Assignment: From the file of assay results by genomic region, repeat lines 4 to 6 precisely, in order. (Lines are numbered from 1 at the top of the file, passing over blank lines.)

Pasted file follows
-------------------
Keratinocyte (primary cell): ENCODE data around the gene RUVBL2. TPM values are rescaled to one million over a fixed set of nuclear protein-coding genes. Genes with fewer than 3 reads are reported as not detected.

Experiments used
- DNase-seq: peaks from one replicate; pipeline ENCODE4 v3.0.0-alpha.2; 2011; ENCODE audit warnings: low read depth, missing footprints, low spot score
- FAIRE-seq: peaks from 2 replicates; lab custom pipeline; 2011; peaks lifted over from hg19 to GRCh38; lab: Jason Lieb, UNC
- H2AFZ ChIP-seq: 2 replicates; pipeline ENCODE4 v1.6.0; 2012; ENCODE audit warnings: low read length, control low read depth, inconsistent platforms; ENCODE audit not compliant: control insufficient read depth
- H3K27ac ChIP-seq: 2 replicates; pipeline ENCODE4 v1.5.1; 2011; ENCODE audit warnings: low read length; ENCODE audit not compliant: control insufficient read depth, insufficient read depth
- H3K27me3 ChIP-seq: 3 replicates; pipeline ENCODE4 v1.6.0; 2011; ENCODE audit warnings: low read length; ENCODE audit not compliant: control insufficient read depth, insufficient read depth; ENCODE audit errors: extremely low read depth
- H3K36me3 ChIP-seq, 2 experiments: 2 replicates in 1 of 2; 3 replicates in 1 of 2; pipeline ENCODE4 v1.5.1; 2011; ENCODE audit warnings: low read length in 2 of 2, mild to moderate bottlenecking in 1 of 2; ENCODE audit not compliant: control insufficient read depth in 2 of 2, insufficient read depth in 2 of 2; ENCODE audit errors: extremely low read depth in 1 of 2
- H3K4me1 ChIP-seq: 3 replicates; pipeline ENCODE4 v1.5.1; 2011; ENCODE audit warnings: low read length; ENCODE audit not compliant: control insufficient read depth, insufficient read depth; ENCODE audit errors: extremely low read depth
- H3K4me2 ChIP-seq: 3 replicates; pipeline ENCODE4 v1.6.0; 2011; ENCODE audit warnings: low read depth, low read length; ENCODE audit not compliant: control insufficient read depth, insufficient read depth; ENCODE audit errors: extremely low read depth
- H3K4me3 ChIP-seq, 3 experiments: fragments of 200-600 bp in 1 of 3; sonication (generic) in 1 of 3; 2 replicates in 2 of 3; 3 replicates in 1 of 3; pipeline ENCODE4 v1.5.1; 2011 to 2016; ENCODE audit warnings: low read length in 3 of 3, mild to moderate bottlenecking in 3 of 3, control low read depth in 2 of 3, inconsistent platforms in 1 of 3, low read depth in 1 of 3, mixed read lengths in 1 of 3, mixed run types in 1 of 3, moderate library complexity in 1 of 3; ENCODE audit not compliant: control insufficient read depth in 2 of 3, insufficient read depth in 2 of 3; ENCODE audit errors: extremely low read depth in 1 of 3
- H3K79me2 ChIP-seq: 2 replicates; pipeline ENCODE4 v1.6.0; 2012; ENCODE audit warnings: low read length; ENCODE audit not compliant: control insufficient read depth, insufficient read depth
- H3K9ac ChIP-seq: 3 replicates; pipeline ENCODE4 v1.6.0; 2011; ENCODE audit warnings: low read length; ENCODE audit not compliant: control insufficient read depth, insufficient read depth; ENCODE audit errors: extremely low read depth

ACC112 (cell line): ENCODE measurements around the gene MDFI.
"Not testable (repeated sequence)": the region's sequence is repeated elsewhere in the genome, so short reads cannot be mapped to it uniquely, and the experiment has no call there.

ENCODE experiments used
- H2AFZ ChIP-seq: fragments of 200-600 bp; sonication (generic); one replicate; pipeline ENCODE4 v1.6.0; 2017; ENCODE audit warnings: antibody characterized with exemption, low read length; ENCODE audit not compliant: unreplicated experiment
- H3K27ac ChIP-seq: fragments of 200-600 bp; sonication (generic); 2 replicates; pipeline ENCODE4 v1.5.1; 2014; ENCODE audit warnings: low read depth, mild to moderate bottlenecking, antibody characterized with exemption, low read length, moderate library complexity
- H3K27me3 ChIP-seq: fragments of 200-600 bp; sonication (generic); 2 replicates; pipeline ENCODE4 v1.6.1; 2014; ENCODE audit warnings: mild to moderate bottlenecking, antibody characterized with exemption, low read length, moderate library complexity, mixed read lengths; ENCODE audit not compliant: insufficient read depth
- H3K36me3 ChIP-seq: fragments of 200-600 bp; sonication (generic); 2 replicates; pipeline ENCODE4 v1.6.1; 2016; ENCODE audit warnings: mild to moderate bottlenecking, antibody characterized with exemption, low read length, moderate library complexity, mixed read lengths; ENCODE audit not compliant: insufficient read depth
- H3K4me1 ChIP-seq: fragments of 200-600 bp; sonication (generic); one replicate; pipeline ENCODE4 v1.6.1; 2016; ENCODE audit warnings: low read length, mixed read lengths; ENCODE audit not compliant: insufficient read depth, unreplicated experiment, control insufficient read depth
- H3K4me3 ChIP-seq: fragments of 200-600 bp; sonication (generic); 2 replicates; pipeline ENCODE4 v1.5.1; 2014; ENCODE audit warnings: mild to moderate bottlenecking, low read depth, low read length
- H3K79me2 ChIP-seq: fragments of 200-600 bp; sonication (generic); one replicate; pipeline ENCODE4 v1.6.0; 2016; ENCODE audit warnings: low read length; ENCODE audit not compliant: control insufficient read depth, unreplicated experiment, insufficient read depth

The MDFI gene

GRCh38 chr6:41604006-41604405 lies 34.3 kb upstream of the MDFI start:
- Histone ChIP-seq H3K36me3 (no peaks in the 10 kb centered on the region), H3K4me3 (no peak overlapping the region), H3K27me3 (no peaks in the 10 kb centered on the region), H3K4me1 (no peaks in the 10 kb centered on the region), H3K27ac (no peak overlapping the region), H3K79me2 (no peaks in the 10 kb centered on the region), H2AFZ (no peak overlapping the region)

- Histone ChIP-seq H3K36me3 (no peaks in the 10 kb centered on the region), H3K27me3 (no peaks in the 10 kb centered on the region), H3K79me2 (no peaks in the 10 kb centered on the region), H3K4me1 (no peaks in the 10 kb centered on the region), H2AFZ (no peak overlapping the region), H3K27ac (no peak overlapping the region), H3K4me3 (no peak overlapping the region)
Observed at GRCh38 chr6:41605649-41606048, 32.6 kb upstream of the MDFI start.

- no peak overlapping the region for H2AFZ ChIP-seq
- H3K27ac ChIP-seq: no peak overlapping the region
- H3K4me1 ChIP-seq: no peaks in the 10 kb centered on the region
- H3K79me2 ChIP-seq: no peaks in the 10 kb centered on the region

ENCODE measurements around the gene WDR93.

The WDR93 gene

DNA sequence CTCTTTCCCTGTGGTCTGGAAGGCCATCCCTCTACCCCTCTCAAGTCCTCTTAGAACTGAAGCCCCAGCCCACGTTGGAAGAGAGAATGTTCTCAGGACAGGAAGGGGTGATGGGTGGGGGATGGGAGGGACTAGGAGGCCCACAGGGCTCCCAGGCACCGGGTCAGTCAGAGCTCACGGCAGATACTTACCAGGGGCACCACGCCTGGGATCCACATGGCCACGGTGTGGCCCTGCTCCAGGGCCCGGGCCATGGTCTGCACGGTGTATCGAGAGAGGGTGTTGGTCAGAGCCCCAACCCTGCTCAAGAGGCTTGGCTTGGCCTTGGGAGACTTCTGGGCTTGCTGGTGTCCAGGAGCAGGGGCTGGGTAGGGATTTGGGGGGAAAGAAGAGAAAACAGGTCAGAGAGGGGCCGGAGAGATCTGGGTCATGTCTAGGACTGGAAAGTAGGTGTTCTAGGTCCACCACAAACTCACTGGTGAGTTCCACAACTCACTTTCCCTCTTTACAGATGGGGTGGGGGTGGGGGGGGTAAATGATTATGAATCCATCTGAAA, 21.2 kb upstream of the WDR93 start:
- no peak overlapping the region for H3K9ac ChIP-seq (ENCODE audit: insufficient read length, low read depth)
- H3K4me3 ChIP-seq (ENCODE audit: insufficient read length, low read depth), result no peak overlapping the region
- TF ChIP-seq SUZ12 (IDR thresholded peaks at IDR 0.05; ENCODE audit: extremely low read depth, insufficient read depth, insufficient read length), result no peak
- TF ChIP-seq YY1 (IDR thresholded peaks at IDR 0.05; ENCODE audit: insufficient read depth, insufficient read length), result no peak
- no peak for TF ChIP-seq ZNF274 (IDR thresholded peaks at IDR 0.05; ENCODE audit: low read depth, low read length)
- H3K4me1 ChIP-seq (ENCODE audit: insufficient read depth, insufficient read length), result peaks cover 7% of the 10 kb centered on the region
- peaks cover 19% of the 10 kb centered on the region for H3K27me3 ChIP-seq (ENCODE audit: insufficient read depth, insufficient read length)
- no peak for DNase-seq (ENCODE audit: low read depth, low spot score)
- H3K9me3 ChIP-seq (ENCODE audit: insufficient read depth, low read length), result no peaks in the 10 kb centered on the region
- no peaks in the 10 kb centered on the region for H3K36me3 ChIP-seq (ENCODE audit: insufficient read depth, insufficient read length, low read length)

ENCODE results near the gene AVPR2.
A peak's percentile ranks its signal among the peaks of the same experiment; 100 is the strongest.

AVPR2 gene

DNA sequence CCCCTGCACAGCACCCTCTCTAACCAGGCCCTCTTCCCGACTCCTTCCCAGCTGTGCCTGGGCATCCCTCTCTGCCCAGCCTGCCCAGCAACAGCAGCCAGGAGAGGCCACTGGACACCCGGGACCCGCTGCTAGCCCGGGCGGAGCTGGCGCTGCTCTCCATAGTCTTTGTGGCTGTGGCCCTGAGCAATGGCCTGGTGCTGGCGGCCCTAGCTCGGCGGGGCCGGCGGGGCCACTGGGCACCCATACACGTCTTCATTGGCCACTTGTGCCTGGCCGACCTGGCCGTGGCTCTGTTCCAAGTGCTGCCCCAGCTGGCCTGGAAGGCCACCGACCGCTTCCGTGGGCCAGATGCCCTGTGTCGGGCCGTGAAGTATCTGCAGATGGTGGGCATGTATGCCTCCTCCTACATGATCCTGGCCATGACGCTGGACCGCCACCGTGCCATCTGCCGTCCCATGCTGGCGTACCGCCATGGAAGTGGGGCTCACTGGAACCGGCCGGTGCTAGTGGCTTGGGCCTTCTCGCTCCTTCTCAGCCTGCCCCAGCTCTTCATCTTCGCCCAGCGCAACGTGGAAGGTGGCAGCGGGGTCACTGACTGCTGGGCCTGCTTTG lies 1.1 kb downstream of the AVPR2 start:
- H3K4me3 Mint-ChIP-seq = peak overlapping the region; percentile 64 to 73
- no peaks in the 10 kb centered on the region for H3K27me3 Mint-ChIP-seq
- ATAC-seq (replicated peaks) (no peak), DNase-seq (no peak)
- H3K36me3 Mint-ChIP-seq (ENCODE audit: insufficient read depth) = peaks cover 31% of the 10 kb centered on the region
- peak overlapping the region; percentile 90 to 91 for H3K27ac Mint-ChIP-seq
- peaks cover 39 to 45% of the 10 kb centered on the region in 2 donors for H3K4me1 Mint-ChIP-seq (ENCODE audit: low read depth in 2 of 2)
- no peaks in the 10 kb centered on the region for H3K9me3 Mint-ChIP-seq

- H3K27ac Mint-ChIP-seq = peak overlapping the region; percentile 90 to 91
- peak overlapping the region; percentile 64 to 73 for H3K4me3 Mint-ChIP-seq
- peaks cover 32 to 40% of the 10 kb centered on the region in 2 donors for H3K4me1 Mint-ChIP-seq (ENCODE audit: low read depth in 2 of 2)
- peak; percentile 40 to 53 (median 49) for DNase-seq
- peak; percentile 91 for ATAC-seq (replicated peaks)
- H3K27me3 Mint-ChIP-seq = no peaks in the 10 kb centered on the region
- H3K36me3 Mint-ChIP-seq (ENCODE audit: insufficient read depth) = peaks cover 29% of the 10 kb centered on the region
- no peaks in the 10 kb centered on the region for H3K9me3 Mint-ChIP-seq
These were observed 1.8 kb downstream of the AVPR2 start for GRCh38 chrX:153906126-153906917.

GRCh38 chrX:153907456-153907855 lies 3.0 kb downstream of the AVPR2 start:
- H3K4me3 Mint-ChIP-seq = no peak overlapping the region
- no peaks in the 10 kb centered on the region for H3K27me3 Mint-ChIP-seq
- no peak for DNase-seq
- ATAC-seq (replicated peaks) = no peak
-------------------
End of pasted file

- FAIRE-seq: peaks from 2 replicates; lab custom pipeline; 2011; peaks lifted over from hg19 to GRCh38; lab: Jason Lieb, UNC
- H2AFZ ChIP-seq: 2 replicates; pipeline ENCODE4 v1.6.0; 2012; ENCODE audit warnings: low read length, control low read depth, inconsistent platforms; ENCODE audit not compliant: control insufficient read depth
- H3K27ac ChIP-seq: 2 replicates; pipeline ENCODE4 v1.5.1; 2011; ENCODE audit warnings: low read length; ENCODE audit not compliant: control insufficient read depth, insufficient read depth